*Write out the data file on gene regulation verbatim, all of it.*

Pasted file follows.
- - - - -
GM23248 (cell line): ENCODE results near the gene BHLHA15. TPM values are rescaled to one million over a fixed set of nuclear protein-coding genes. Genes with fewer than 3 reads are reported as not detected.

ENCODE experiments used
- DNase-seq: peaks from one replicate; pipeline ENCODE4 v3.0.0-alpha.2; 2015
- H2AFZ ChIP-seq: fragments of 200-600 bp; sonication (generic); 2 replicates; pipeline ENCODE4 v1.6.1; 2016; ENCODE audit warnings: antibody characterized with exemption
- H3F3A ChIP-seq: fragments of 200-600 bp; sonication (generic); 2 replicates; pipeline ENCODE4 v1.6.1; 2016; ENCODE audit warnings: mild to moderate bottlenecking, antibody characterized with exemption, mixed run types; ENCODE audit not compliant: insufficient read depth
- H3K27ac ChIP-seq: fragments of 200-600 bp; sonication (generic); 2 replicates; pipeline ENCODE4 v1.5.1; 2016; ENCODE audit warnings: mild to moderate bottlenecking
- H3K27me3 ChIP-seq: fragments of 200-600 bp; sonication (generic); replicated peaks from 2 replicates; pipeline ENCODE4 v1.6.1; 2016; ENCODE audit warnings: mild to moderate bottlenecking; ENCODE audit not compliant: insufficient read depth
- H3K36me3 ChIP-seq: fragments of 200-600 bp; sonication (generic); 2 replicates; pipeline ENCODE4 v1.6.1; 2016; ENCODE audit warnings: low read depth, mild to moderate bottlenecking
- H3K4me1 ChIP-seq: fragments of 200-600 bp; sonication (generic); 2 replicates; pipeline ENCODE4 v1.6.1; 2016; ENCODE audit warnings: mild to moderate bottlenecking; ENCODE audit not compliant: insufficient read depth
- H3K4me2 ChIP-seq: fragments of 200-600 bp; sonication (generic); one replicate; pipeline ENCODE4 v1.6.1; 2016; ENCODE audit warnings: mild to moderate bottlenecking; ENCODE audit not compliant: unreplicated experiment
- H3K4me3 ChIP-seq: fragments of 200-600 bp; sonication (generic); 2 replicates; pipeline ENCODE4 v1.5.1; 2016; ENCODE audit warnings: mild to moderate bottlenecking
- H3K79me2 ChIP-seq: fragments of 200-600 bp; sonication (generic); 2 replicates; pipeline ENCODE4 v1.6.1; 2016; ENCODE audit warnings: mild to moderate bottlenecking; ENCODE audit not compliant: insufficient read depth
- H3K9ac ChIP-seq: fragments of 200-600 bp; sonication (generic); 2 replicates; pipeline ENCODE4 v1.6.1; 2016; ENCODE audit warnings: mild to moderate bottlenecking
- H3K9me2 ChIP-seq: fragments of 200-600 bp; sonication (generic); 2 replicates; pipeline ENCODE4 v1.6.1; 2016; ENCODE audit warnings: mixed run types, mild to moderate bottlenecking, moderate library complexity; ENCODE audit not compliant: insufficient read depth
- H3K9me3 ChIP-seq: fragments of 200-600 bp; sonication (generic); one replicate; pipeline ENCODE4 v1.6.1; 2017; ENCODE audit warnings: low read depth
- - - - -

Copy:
GM23248 (cell line): ENCODE results near the gene BHLHA15. TPM values are rescaled to one million over a fixed set of nuclear protein-coding genes. Genes with fewer than 3 reads are reported as not detected.

ENCODE experiments used
- DNase-seq: peaks from one replicate; pipeline ENCODE4 v3.0.0-alpha.2; 2015
- H2AFZ ChIP-seq: fragments of 200-600 bp; sonication (generic); 2 replicates; pipeline ENCODE4 v1.6.1; 2016; ENCODE audit warnings: antibody characterized with exemption
- H3F3A ChIP-seq: fragments of 200-600 bp; sonication (generic); 2 replicates; pipeline ENCODE4 v1.6.1; 2016; ENCODE audit warnings: mild to moderate bottlenecking, antibody characterized with exemption, mixed run types; ENCODE audit not compliant: insufficient read depth
- H3K27ac ChIP-seq: fragments of 200-600 bp; sonication (generic); 2 replicates; pipeline ENCODE4 v1.5.1; 2016; ENCODE audit warnings: mild to moderate bottlenecking
- H3K27me3 ChIP-seq: fragments of 200-600 bp; sonication (generic); replicated peaks from 2 replicates; pipeline ENCODE4 v1.6.1; 2016; ENCODE audit warnings: mild to moderate bottlenecking; ENCODE audit not compliant: insufficient read depth
- H3K36me3 ChIP-seq: fragments of 200-600 bp; sonication (generic); 2 replicates; pipeline ENCODE4 v1.6.1; 2016; ENCODE audit warnings: low read depth, mild to moderate bottlenecking
- H3K4me1 ChIP-seq: fragments of 200-600 bp; sonication (generic); 2 replicates; pipeline ENCODE4 v1.6.1; 2016; ENCODE audit warnings: mild to moderate bottlenecking; ENCODE audit not compliant: insufficient read depth
- H3K4me2 ChIP-seq: fragments of 200-600 bp; sonication (generic); one replicate; pipeline ENCODE4 v1.6.1; 2016; ENCODE audit warnings: mild to moderate bottlenecking; ENCODE audit not compliant: unreplicated experiment
- H3K4me3 ChIP-seq: fragments of 200-600 bp; sonication (generic); 2 replicates; pipeline ENCODE4 v1.5.1; 2016; ENCODE audit warnings: mild to moderate bottlenecking
- H3K79me2 ChIP-seq: fragments of 200-600 bp; sonication (generic); 2 replicates; pipeline ENCODE4 v1.6.1; 2016; ENCODE audit warnings: mild to moderate bottlenecking; ENCODE audit not compliant: insufficient read depth
- H3K9ac ChIP-seq: fragments of 200-600 bp; sonication (generic); 2 replicates; pipeline ENCODE4 v1.6.1; 2016; ENCODE audit warnings: mild to moderate bottlenecking
- H3K9me2 ChIP-seq: fragments of 200-600 bp; sonication (generic); 2 replicates; pipeline ENCODE4 v1.6.1; 2016; ENCODE audit warnings: mixed run types, mild to moderate bottlenecking, moderate library complexity; ENCODE audit not compliant: insufficient read depth
- H3K9me3 ChIP-seq: fragments of 200-600 bp; sonication (generic); one replicate; pipeline ENCODE4 v1.6.1; 2017; ENCODE audit warnings: low read depth